Claire brings a large and strange collection of things with her to Güllen, and among them is her caged pet panther. The animal’s presence invokes Claire’s old nickname for Ill—she used to call him her “black panther.” But Ill and the cat share more than just a name—both are imprisoned by the same mistress (one in a cage, the other on the losing side of a hellish ultimatum) and they meet the same tragic end at the hands of the townspeople. Such similarities, of course, invite us to see Ill and the panther as kindred subjects, companions in suffering condemned to die at the hands of those who fear them. The panther is Ill’s animal complement—a symbol of what he ultimately becomes in the eyes of his killers, which is something less-than-human and, therefore, conscionably killable. The parallel between Ill and the panther also underscores Claire’s treatment of the people of the world as pets whom she can rename, belittle, exile, or even kill at her whim. This is behavior that, of course, the townspeople ultimately accept, despite that it dehumanizes them, too. So the panther evokes the loss of humanity among the townspeople who abandon their principles and allow themselves to be made into tools to be manipulated by Claire.
The timeline below shows where the symbol The Black Panther appears in The Visit. The colored dots and icons indicate which themes are associated with that appearance.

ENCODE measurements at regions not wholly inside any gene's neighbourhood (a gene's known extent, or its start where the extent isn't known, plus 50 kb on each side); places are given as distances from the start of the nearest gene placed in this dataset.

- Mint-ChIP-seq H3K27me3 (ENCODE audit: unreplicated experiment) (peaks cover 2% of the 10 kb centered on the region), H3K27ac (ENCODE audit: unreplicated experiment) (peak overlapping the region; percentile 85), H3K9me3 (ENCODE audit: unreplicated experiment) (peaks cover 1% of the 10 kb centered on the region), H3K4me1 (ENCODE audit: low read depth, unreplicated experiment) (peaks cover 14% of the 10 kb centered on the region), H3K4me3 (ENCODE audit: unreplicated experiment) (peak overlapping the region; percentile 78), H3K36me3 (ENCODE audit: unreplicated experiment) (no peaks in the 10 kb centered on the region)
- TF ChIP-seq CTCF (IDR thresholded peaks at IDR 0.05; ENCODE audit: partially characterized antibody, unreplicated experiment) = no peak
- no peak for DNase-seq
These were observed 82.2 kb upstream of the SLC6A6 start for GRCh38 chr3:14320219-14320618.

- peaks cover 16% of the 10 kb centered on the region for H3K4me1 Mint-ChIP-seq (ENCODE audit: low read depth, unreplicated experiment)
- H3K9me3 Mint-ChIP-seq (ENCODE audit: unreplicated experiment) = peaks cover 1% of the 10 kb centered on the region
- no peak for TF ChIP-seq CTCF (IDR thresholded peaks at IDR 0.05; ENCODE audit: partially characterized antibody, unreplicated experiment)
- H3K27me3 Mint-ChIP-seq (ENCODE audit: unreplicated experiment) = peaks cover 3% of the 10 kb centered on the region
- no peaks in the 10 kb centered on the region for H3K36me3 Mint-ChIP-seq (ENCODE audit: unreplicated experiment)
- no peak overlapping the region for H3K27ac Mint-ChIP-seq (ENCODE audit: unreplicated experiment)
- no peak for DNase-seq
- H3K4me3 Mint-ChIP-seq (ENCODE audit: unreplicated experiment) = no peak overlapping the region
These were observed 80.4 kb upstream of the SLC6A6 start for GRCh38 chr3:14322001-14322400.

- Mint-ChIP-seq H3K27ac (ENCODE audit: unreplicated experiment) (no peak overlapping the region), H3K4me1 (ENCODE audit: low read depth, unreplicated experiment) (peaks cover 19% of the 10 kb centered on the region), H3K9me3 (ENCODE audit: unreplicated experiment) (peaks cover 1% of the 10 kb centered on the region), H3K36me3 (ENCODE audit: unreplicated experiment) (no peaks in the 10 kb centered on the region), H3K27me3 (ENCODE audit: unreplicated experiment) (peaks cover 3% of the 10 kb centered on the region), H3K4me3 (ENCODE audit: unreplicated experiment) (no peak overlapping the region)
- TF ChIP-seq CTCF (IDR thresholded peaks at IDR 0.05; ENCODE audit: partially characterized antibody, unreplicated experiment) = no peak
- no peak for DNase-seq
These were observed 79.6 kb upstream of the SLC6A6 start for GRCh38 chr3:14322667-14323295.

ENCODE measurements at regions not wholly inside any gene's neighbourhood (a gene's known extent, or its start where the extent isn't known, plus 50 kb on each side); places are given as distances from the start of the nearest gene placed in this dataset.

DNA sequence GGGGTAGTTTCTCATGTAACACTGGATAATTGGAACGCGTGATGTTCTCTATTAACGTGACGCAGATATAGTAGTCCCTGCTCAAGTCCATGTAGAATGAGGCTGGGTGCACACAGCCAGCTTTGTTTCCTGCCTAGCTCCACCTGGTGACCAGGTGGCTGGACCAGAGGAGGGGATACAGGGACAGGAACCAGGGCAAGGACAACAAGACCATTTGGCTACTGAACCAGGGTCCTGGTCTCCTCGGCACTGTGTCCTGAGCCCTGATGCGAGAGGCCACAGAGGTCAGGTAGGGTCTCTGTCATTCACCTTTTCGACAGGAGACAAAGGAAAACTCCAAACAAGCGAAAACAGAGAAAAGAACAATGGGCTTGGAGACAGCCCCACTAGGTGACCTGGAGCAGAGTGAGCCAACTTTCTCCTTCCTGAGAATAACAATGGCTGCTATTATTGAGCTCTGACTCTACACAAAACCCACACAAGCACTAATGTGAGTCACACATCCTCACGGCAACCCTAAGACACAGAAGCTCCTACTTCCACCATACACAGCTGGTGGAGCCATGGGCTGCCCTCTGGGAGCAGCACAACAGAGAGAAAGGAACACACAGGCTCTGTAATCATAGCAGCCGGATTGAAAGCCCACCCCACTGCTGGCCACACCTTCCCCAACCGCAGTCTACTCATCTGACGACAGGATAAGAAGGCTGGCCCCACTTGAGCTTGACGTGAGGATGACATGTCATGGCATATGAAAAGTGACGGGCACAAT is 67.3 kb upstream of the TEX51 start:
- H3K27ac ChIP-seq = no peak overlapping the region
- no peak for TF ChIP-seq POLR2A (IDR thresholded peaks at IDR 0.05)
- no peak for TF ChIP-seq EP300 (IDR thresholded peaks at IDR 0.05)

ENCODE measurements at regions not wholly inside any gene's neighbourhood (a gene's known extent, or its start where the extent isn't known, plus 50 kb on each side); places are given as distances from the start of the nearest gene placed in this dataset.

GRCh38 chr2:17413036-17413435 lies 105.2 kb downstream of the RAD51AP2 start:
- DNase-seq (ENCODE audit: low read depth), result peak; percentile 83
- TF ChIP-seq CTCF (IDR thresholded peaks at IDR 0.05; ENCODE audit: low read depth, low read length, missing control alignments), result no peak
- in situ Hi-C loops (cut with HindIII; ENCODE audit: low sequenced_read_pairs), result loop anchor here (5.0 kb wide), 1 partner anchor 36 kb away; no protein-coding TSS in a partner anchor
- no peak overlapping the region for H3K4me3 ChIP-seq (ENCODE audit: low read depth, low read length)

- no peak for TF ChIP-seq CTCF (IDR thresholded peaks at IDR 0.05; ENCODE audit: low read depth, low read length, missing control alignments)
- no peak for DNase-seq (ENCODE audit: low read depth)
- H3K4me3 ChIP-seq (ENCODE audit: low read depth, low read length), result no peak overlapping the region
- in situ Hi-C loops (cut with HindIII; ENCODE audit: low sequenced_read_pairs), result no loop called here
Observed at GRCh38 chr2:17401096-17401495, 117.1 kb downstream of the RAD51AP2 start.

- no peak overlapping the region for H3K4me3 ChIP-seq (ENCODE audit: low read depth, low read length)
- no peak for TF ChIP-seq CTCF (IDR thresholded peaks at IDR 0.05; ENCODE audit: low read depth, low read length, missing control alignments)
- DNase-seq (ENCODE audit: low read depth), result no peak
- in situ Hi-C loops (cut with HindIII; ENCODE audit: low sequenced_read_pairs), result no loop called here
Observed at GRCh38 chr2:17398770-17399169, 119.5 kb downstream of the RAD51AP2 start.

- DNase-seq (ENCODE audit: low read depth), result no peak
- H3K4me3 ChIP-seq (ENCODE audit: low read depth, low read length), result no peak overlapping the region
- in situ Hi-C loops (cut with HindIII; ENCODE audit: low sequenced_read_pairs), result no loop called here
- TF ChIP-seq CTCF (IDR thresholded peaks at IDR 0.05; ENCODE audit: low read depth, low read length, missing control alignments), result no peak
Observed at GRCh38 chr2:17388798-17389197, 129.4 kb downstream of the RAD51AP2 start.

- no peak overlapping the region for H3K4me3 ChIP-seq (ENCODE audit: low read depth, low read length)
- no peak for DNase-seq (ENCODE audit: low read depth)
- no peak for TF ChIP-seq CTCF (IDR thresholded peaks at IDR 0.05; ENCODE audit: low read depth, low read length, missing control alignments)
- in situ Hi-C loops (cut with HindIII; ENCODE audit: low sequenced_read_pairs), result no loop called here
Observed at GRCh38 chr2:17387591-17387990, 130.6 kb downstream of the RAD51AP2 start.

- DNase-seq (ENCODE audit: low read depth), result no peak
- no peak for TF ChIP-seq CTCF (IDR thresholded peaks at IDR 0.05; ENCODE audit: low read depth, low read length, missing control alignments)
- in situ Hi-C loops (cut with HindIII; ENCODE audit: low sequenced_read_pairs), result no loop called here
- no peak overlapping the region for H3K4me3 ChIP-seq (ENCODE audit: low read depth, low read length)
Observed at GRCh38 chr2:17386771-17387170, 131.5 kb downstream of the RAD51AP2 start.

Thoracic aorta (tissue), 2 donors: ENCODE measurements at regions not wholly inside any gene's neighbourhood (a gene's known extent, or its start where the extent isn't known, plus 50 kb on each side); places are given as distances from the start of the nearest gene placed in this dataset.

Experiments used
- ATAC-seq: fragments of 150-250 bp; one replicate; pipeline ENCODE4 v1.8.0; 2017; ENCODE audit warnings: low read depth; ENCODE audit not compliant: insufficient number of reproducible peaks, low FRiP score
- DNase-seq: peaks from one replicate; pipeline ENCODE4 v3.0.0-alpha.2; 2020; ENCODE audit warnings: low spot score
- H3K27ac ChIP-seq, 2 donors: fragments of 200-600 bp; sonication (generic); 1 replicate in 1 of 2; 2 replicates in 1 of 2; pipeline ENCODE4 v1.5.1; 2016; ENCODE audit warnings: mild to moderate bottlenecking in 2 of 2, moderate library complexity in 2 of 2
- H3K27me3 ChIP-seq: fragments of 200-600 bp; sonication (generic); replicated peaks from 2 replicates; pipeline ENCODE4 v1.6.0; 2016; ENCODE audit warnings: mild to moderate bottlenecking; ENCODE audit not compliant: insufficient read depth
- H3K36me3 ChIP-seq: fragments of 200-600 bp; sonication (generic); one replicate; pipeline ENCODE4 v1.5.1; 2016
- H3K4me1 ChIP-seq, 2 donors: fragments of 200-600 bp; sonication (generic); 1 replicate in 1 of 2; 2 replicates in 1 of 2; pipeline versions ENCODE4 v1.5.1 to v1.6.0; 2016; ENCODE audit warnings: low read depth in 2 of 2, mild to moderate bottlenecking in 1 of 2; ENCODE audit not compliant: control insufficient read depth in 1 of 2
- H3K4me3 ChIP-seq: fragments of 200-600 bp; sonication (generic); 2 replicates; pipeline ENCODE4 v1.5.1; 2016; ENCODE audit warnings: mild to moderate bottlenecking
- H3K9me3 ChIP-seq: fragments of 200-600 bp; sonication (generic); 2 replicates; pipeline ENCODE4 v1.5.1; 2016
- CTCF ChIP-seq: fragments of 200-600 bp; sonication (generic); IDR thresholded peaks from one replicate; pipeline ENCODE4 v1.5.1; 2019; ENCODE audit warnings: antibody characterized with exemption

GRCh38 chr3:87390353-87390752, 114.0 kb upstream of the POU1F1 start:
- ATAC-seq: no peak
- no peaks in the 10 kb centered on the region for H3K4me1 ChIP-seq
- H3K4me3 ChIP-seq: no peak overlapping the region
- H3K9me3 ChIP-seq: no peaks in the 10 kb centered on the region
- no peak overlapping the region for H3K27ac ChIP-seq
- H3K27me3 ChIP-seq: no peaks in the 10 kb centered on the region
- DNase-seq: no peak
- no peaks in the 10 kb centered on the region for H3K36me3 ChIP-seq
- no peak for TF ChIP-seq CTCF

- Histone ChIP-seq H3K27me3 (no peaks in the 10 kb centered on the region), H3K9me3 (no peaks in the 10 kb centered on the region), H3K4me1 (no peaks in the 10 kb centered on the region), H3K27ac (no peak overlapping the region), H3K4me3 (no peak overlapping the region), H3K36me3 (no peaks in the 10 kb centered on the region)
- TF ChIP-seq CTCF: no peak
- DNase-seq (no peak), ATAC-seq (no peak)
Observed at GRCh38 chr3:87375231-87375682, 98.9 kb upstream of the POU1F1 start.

...Ill calling Claire his “little wildcat” and “little sorceress” and Claire calling Ill her “black panther.” Ill proceeds to shower his former lover with praise, confident that flattery will win her... (full context)
...luggage, which includes not only many suitcases, but also a coffin and a caged black panther. Claire has also brought along two small, blind eunuchs named Koby and Loby, who repeat... (full context)
...Ill challenges the officer, but the Policeman abruptly ends their conversation, explaining that Claire’s black panther has escaped and that he must hunt it down. “The whole town has to hunt... (full context)
...explains away the gun, indicating that he has only armed himself in case Claire’s escaped panther approaches him. Ill remains suspicious of the Mayor (whom he notices is also smoking a... (full context)
...The Pastor, like the Mayor, totes a shotgun with which to defend himself from Claire’s panther. When Ill shares his concerns about the potentially malevolent intentions of the townsfolk, the Pastor... (full context)